Not surprisingly, Hammadi failed to satisfy the Franks standard. After all, as even the district court in this case conceded, "Hammadi cannot offer any proof that statements in the FISA applications were false or were deliberately or recklessly made because Hammadi has not been able to examine the applications." (emphasis added). That said, the court did conduct, as required by §1806, an in camera and ex parte review of the FISA documents and concluded that there was probable cause to believe that Hammadi was an agent of a foreign power, and that the FISA-derived evidence was secured in accordance with the authorization order.
The national security-driven cloak of secrecy that the government is entitled to throw over its documents to obviate an adversarial hearing is hardly unique to FISA. The Classified Information Procedures Act (CIPA), for example, permits the government, with the court's permission, to substitute "a summary of" or "a statement admitting" to the facts that would be established in classified materials that are relevant and helpful to the defense. The defendant can challenge the adequacy of the substitution, however, as with FISA, this challenge may be crippled due to the defendant's lack of access to the underlying materials. Critics of CIPA have noted that a court's ex parte review may be sorely inadequate, because the judge might not be well positioned to evaluate the evidence from the defendant's point of view.
This problem also exists with FISA. Consider, for example, where the government's assertion that the target is an agent of a foreign power rests in part on alleged statements made by friends or relatives of the target. A judge reviewing the application ex parte is capable of determining whether the allegations suffice to establish probable cause to believe that the target is an agent of a foreign power. However, the judge is much less capable of assessing the veracity of the affiant's assertions without the benefit of an adversarial presentation. If given the opportunity, the target could perhaps present contrary testimony from the friends or relatives identified in the affidavit. This, in fact, is what the defendant in Franks wanted to show, and he was given a chance to do so, because that case involved a traditional criminal search warrant, not a FISA warrant.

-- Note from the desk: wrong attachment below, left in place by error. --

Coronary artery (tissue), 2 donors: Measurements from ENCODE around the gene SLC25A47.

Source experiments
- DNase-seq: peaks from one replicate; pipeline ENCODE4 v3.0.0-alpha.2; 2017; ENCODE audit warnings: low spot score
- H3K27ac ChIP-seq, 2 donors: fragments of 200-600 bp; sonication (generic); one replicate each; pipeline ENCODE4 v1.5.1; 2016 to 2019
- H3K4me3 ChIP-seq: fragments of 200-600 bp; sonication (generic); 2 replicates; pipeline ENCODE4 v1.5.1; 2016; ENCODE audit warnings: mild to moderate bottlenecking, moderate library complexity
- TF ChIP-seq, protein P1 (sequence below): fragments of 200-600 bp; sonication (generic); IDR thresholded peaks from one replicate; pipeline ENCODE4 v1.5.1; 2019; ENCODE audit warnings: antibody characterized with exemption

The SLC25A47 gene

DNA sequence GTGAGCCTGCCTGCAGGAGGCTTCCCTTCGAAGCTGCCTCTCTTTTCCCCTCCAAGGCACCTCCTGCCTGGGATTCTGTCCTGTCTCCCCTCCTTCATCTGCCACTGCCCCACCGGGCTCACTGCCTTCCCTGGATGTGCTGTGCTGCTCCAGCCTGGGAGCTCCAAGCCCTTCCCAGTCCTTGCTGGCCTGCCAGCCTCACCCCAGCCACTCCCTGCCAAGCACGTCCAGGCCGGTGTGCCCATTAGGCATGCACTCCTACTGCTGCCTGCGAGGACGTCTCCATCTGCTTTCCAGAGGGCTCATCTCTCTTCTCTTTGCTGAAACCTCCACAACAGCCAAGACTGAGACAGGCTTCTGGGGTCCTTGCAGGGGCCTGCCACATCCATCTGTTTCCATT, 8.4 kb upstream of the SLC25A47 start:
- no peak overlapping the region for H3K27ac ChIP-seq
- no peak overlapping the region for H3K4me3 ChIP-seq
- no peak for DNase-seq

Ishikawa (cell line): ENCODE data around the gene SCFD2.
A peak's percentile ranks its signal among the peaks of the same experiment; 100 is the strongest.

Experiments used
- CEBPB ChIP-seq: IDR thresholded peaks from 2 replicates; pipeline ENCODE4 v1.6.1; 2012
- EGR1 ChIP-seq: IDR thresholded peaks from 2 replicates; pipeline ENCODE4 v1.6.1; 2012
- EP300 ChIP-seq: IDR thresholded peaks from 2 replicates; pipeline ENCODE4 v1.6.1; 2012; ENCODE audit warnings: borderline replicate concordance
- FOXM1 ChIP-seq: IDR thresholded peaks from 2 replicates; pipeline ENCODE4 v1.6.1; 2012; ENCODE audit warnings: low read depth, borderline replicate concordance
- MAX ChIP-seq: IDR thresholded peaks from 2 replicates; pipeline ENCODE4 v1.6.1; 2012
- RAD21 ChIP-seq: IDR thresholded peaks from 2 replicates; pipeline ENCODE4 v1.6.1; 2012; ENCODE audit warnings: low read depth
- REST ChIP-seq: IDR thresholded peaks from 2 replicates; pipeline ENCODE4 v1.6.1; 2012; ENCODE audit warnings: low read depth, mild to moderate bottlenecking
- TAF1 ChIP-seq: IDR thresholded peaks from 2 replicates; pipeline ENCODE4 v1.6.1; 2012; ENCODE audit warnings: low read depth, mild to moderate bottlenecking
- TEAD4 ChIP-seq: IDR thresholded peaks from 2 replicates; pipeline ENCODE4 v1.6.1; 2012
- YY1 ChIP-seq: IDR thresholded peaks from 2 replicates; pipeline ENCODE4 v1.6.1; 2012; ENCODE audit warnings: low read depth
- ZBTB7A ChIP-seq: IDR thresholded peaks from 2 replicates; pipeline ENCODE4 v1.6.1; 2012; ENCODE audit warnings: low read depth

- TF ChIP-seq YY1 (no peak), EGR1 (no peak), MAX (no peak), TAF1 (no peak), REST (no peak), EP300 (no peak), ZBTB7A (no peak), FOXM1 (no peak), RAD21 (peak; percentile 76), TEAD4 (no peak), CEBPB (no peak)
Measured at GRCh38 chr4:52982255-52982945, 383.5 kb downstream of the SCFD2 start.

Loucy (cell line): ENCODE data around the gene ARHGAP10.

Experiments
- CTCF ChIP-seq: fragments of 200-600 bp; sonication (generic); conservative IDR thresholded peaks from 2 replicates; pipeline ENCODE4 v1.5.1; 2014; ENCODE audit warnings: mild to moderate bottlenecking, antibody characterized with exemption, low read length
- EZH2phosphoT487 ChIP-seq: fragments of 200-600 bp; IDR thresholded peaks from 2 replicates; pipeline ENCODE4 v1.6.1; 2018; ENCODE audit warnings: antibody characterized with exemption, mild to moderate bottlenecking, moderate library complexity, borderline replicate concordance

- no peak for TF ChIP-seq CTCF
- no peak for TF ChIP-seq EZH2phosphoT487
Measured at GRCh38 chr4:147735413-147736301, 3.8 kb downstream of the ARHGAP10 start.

National security concerns are important, but FISA's structure, combined with the virtually impossible to meet Franks-standard, may tilt too far in favor of the government.
Tung Yin is a Professor of Law at Lewis & Clark Law School. His scholarly work has focused primarily on domestic legal issues arising out of the US military and prosecutorial responses to the 9/11 attacks and has examined such matters as the jurisdiction of the federal courts to entertain habeas petitions by Guantanamo Bay detainees, the theory of unilateral executive branch war powers, and the potential constitutional rights available to alien detainees outside the country.
Suggested citation: Tung Yin, Objecting to Secret Evidence Under FISA, JURIST - Forum, Feb. 24, 2012, http://jurist.org/forum/2012/02/tung-yin-fisa.php.
This article was prepared for publication by David Mulock, an assistant editor for JURIST's academic commentary service. Please direct any questions or comments to him at email@example.com